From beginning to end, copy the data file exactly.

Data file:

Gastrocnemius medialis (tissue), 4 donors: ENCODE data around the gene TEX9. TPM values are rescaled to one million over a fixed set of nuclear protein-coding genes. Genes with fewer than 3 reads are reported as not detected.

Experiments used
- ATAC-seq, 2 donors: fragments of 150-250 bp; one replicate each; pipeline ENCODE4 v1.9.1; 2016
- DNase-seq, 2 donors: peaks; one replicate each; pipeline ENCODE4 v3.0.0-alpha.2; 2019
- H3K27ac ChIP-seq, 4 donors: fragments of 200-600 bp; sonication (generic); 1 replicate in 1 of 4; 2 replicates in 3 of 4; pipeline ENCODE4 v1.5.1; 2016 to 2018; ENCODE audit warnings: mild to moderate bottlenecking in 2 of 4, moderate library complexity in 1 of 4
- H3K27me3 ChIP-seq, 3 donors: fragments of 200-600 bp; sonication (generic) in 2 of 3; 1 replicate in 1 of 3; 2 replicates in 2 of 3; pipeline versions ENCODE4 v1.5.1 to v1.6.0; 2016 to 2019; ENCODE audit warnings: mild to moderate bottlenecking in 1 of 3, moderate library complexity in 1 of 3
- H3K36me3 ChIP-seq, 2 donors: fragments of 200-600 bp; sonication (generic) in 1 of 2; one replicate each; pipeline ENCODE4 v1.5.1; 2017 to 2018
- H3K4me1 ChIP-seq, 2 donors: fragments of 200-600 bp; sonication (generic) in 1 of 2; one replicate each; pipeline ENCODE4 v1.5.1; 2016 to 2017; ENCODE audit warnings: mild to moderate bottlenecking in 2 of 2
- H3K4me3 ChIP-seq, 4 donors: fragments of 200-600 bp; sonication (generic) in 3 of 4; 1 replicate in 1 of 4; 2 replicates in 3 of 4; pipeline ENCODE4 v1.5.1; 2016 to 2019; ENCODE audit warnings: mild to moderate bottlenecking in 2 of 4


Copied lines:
Gastrocnemius medialis (tissue), 4 donors: ENCODE data around the gene TEX9. TPM values are rescaled to one million over a fixed set of nuclear protein-coding genes. Genes with fewer than 3 reads are reported as not detected.

Experiments used
- ATAC-seq, 2 donors: fragments of 150-250 bp; one replicate each; pipeline ENCODE4 v1.9.1; 2016
- DNase-seq, 2 donors: peaks; one replicate each; pipeline ENCODE4 v3.0.0-alpha.2; 2019
- H3K27ac ChIP-seq, 4 donors: fragments of 200-600 bp; sonication (generic); 1 replicate in 1 of 4; 2 replicates in 3 of 4; pipeline ENCODE4 v1.5.1; 2016 to 2018; ENCODE audit warnings: mild to moderate bottlenecking in 2 of 4, moderate library complexity in 1 of 4
- H3K27me3 ChIP-seq, 3 donors: fragments of 200-600 bp; sonication (generic) in 2 of 3; 1 replicate in 1 of 3; 2 replicates in 2 of 3; pipeline versions ENCODE4 v1.5.1 to v1.6.0; 2016 to 2019; ENCODE audit warnings: mild to moderate bottlenecking in 1 of 3, moderate library complexity in 1 of 3
- H3K36me3 ChIP-seq, 2 donors: fragments of 200-600 bp; sonication (generic) in 1 of 2; one replicate each; pipeline ENCODE4 v1.5.1; 2017 to 2018
- H3K4me1 ChIP-seq, 2 donors: fragments of 200-600 bp; sonication (generic) in 1 of 2; one replicate each; pipeline ENCODE4 v1.5.1; 2016 to 2017; ENCODE audit warnings: mild to moderate bottlenecking in 2 of 2
- H3K4me3 ChIP-seq, 4 donors: fragments of 200-600 bp; sonication (generic) in 3 of 4; 1 replicate in 1 of 4; 2 replicates in 3 of 4; pipeline ENCODE4 v1.5.1; 2016 to 2019; ENCODE audit warnings: mild to moderate bottlenecking in 2 of 4